Objectives: To evaluate whether differences in various medical indicators can explain differences in pain perception between two ethnic groups

Methods: We conducted a case-control study on the experience of two spinal units treating a mixed Arab and Jewish population, and compared the data on 85 Arab and 189 Jewish patients undergoing spinal lumbar surgery.

Results: Arab patients were younger (P = 0.027), less educated (P < 0.001), had a higher body mass index (P = 0.004) and included a higher proportion of diabetics (P = 0.013). Preoperative pain intensity (P = 0.023) and functional disability (P = 0.005) were more prominent, and factors associated with pre- or postoperative pain perception differed between the two ethnic groups. Despite these differences, results on follow-up were similar with respect to pain perception and level of disability.

Conclusions: A better understanding of ethnic differences is crucial for predicting surgery outcomes.

 
 

November 2003
E.H. Mizrachi, S. Noy, B-A. Sela, Y. Fleissig, M. Arad and A. Adunsky

Background: A high total plasma homocysteine level is an independent risk factor for cardiovascular and cerebrovascular disease, but the evidence connecting plasma tHcy level with hypertension is inconsistent.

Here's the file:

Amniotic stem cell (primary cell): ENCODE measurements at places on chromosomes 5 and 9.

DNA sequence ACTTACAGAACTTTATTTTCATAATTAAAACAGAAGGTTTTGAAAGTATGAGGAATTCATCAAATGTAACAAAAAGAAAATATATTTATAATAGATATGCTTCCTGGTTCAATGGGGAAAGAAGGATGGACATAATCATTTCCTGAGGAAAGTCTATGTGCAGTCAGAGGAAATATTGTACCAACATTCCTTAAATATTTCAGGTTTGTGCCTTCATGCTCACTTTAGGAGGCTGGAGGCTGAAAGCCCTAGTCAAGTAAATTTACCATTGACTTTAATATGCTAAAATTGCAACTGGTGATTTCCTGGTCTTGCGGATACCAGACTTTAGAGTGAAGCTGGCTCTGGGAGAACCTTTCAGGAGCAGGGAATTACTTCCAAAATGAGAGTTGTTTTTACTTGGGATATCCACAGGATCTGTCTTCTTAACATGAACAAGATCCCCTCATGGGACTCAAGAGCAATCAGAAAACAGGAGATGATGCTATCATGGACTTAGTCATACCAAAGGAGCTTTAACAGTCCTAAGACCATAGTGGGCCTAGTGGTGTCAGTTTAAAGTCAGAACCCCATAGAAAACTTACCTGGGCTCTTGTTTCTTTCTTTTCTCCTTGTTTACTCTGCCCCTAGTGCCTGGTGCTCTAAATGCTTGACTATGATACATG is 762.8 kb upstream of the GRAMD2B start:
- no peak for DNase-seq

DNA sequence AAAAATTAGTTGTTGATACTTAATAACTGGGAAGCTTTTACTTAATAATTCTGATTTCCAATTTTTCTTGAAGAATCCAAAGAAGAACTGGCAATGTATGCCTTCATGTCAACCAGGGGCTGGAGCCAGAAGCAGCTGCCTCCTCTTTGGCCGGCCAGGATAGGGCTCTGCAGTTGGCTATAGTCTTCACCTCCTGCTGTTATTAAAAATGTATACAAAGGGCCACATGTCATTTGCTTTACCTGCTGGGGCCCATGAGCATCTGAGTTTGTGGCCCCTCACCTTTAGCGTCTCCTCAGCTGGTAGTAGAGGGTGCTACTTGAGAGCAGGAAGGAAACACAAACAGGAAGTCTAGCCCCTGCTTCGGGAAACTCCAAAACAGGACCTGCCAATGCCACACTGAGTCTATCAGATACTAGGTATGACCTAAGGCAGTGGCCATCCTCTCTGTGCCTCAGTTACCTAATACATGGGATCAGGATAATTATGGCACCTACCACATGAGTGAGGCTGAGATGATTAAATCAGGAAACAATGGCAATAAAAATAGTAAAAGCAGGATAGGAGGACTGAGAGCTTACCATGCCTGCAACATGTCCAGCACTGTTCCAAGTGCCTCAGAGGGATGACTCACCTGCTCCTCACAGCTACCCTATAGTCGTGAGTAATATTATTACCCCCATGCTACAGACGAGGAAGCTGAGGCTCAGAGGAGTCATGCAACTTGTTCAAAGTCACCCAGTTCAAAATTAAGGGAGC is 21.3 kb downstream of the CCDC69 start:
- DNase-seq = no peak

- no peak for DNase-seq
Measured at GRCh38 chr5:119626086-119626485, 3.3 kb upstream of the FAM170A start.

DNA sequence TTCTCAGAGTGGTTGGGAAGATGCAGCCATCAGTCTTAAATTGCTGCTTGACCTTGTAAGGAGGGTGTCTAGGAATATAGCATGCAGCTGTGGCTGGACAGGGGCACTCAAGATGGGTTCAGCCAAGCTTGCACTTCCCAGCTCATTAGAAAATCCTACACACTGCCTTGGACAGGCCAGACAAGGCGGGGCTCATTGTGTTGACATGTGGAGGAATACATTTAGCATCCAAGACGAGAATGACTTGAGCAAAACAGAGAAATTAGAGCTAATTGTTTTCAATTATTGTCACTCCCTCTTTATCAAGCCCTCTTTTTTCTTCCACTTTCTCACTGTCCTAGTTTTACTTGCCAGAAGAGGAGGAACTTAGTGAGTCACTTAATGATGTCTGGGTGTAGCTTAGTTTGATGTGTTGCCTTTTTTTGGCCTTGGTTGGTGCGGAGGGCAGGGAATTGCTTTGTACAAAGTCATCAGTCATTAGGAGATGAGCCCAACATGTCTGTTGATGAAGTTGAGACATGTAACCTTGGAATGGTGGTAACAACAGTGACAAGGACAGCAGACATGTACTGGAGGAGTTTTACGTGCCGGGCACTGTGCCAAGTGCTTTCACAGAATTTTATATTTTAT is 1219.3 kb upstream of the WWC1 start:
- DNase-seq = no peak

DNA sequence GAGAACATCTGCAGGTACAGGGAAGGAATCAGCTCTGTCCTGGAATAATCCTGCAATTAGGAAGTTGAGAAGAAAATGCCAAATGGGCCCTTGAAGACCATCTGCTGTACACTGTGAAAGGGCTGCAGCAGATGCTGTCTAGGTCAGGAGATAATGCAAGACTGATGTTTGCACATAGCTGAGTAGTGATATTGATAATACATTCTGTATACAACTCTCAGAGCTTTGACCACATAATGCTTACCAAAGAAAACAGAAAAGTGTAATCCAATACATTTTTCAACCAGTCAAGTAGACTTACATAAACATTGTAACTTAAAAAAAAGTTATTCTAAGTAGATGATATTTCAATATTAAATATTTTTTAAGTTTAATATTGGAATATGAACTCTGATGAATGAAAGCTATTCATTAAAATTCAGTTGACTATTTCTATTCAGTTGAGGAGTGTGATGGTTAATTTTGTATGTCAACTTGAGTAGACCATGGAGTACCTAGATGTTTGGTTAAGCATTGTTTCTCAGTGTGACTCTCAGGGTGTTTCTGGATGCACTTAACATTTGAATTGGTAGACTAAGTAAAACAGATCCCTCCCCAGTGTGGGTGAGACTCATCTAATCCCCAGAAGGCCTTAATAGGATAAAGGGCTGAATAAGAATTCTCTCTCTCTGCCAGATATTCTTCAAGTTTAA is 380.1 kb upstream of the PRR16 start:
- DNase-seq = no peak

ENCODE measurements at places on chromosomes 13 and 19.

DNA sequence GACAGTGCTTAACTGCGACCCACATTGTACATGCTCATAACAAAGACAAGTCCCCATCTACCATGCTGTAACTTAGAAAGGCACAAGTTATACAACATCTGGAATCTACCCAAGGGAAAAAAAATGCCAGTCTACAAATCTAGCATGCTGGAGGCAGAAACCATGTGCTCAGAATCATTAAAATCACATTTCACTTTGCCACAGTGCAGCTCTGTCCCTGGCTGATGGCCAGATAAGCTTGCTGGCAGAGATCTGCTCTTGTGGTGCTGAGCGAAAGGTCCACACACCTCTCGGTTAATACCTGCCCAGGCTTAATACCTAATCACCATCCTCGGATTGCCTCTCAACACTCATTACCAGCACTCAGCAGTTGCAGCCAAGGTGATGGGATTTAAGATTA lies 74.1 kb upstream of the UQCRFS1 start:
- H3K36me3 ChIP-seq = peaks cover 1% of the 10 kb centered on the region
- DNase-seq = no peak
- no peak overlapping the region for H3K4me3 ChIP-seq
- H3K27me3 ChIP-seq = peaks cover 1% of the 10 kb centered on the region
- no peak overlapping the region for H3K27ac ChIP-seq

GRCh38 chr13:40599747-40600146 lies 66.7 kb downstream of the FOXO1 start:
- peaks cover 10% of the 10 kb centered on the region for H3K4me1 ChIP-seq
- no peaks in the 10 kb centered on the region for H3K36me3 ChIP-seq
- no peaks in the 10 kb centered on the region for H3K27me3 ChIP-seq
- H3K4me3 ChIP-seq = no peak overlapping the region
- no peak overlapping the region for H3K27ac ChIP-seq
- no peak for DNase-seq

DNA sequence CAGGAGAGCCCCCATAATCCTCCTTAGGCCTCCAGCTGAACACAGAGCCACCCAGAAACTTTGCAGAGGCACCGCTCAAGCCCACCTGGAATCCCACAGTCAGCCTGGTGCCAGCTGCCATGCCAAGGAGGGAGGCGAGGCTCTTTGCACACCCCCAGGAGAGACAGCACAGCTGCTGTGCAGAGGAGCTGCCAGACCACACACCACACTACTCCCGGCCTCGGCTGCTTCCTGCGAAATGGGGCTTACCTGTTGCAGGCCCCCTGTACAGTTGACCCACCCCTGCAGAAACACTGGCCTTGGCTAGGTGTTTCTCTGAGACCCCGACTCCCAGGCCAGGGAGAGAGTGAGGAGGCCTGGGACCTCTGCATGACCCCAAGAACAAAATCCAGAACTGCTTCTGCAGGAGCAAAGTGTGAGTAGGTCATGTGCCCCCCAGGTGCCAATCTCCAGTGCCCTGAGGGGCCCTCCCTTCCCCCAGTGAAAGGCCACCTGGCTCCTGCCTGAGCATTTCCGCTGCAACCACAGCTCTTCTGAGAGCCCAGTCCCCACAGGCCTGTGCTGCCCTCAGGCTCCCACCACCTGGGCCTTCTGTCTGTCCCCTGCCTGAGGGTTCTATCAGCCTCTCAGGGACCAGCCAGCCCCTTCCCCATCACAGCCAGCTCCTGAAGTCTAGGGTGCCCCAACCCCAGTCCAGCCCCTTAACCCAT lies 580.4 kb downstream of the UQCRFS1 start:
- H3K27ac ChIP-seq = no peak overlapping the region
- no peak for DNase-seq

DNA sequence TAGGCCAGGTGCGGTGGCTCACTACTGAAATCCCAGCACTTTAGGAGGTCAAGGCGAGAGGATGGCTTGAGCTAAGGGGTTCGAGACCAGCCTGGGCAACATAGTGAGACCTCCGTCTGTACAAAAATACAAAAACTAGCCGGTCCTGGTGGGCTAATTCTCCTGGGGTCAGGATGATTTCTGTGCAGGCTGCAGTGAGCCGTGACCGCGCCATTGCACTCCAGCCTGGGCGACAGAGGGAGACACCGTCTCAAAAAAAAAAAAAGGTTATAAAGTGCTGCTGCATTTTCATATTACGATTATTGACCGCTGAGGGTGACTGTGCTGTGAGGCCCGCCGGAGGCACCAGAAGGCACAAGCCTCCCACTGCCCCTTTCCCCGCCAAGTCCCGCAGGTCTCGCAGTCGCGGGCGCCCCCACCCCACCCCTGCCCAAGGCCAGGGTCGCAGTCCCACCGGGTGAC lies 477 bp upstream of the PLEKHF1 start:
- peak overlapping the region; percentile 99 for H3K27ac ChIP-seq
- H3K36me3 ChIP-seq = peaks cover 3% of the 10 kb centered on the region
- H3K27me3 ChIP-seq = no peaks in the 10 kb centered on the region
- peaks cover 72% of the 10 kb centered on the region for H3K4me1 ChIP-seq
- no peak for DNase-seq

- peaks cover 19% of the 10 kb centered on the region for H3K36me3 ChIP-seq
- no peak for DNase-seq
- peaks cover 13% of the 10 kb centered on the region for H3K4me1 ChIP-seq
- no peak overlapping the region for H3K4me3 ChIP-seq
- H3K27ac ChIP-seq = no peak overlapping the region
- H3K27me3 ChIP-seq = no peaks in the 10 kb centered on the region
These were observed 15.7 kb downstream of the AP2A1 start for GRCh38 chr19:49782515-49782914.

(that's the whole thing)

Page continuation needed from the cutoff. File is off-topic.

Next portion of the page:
Objective: To determine the association between plasma tHcy level and some common risk factors for cerebrovascular disease (recurrent  stroke, diabetes mellitus, hypertension, ischemic heart disease and hyperlipidemia) in patients presenting with primary or recurrent acute ischemic strokes.

Methods: This retrospective cross-sectional chart analysis was conducted in a university-affiliated referral hospital. During an 18 month period we identified 113 acute ischemic stroke patients (mean age 71.2), 25 of whom had a recurrent stroke. Plasma tHcy[1] level, obtained 2–10 days after stroke onset, was determined by the high performance liquid chromatography method with fluorescence detection. A multivariate logistic regression model was used to determine the independent relationship between each potential risk factor and tHcy level above or below the 75th percentile.